North Africa, West Asia

The Vienna Talks are the first serious attempt to end the war in Syria

The US is finally playing the role of facilitator, not party to the conflict. That is a good sign, and a hopeful one for the Syrian people.

Ahmed E. Souaiaia
1 November 2015
John Kerry meets with UN Special Envoy for Syria and Iranian Foreign Minister ahead of the Vienna summit, October 29

John Kerry meets with UN Special Envoy for Syria, Austrian and Iranian Foreign Ministers ahead of the Vienna summit, October 29. Demotix Live News. All rights reserved,On Friday, October 30, it became clear that the war in Syria is not a civil war: it is now a global proxy war, a war initiated by Saudi Arabia and Qatar to eliminate Arab governments that do not reliably support the Saudi (or Arab League) position.

When the international community was threatened by the spread of violence outside the Syrian border, the US and other European countries intervened to force their regional allies to scale back their belligerence. Russia also intervened in support of its traditional allies in the region. These interventions transformed what was at first a regional proxy war into a global proxy war. That escalation occurred because of several historical and geopolitical factors.

Russia, with a long-standing strategic alliance with Syria that goes as far back as the USSR, supported the Syrian government and found itself on the same side as Iran. Iran has had an alliance with Syria since the Iraq-Iran war, during which the Gulf States supported Saddam Hussein, who initiated an eight-year old war that killed nearly one million people.

The US’s primary regional ally is Saudi Arabia. France and the UK, two countries with billions of dollars in trade and arms deals with Saudi Arabia, Qatar, and the United Arab Emirates sided with Saudi Arabia as well. Turkey, governed by the AKP since 2002, took the side of the Muslim Brotherhood, with whom they share an ideological and sectarian affinity and whose armed militia was crushed in Hama in 1982 by Bashar al-Assad’s father. Jordan, whose massacre of Palestinians in 1970 caused Syria to send an armored division into Jordan, sided with Assad’s opponents. These are self-interested actors, brought together for a single purpose: to overthrow the Assad regime.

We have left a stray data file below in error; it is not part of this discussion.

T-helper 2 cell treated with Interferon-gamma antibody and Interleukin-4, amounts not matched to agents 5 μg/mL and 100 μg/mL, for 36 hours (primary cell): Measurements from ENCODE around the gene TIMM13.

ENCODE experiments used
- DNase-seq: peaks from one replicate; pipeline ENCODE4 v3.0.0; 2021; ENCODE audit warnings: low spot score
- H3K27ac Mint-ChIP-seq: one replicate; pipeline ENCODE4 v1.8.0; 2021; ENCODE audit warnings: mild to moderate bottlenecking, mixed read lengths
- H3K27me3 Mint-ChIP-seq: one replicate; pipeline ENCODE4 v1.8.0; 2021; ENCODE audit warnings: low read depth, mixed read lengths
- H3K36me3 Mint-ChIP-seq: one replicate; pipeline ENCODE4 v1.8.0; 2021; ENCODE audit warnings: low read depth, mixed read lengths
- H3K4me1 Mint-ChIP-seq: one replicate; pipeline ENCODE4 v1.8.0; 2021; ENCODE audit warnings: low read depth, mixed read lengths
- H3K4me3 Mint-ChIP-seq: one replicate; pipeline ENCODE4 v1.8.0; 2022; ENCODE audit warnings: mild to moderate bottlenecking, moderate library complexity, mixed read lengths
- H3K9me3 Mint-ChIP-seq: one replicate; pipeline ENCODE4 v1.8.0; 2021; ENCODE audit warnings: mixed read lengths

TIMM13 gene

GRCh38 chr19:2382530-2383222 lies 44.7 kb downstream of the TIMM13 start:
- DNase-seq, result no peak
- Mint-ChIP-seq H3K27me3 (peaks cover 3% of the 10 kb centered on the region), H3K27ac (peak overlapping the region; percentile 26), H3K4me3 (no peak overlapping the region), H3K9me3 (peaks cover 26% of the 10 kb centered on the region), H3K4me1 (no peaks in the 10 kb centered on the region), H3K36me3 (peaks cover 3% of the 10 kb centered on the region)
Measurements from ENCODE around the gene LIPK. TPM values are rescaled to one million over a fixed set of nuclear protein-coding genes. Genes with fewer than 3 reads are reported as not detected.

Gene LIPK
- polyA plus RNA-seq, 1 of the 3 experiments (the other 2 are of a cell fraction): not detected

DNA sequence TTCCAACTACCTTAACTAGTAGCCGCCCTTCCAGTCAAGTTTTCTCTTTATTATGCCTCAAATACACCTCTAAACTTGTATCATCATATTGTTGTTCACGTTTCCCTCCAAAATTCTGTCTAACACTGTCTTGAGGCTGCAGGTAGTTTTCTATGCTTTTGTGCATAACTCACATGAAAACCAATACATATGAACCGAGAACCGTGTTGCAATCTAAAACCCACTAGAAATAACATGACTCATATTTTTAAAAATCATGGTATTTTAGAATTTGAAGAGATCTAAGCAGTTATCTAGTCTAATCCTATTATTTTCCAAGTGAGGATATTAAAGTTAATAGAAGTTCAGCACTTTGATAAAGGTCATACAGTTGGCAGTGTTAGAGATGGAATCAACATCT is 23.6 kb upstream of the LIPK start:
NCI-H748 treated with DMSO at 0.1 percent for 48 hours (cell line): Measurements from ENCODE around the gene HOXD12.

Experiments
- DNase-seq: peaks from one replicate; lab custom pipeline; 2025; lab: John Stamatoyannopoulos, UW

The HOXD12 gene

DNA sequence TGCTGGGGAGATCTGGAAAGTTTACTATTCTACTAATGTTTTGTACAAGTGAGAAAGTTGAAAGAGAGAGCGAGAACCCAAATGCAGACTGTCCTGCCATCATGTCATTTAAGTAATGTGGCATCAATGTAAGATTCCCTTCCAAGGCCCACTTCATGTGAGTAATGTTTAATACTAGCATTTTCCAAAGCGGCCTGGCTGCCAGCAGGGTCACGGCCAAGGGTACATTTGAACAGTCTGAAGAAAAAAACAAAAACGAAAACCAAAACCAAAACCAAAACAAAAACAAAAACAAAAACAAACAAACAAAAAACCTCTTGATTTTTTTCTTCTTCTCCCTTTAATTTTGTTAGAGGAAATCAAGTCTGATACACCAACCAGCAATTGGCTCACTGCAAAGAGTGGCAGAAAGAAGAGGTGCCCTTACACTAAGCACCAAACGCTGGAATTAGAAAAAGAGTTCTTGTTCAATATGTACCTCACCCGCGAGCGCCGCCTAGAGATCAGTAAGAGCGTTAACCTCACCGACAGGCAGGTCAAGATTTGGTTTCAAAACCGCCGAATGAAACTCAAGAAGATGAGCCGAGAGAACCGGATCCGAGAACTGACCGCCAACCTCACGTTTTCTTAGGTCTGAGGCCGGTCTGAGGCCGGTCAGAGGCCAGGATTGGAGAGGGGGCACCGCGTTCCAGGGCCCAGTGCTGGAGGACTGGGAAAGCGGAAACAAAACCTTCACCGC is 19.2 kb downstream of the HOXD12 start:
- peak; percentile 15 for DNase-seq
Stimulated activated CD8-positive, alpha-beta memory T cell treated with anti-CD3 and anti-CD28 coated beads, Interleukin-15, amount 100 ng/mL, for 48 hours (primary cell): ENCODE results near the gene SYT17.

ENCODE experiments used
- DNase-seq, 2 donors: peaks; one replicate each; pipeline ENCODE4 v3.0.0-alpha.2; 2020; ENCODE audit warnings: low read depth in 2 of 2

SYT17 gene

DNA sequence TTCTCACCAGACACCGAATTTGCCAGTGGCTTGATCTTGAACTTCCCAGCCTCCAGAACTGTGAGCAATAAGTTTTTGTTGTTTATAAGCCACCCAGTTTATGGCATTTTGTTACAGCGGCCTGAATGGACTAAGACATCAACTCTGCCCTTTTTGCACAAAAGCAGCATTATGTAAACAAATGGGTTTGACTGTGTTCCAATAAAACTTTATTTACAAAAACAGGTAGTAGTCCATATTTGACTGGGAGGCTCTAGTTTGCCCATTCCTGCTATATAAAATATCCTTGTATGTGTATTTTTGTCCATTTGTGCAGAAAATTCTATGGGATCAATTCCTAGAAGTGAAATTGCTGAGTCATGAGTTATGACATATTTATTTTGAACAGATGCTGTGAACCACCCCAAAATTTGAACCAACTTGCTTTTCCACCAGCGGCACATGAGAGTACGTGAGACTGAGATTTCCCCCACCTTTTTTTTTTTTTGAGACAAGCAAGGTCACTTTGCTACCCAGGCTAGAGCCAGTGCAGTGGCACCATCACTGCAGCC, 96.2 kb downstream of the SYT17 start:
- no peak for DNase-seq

These are just a few of the historical and geopolitical reasons behind the strange anti- and pro-Assad alliances. This was not about defending the rights of the Syrian people or punishing a belligerent authoritarian with blood on his hands—all Arab regimes have blood on their hands. None of these countries on either side really cared about the Syrian people, which is why most of them have failed to take in any Syrian refugees. Even Turkey, which initially opened the door to the families of the rebel fighters, is now pushing them into the sea and driving them into Europe.

For four years, these regional and international actors watched as armed groups, both Syrian and foreign, moved into towns and cities inviting retaliation by the armed forces of the Syrian government. Within three years, nearly 70% of Syria’s infrastructure was destroyed. 200,000 Syrians were killed, and nearly ten million people were displaced. All this did not move any sponsors of the armed factions to act. They insisted instead that they had a moral obligation to continue to arm and finance the armed groups until Assad was removed.

Then, during the summer of 2015—after the Turkish Islamist party lost its majority in the June 2015 elections, ISIL launched its first suicide attack inside Turkey, and millions of Syrian refugees trekked through Turkey and Greece to Europe—the world began to pay attention.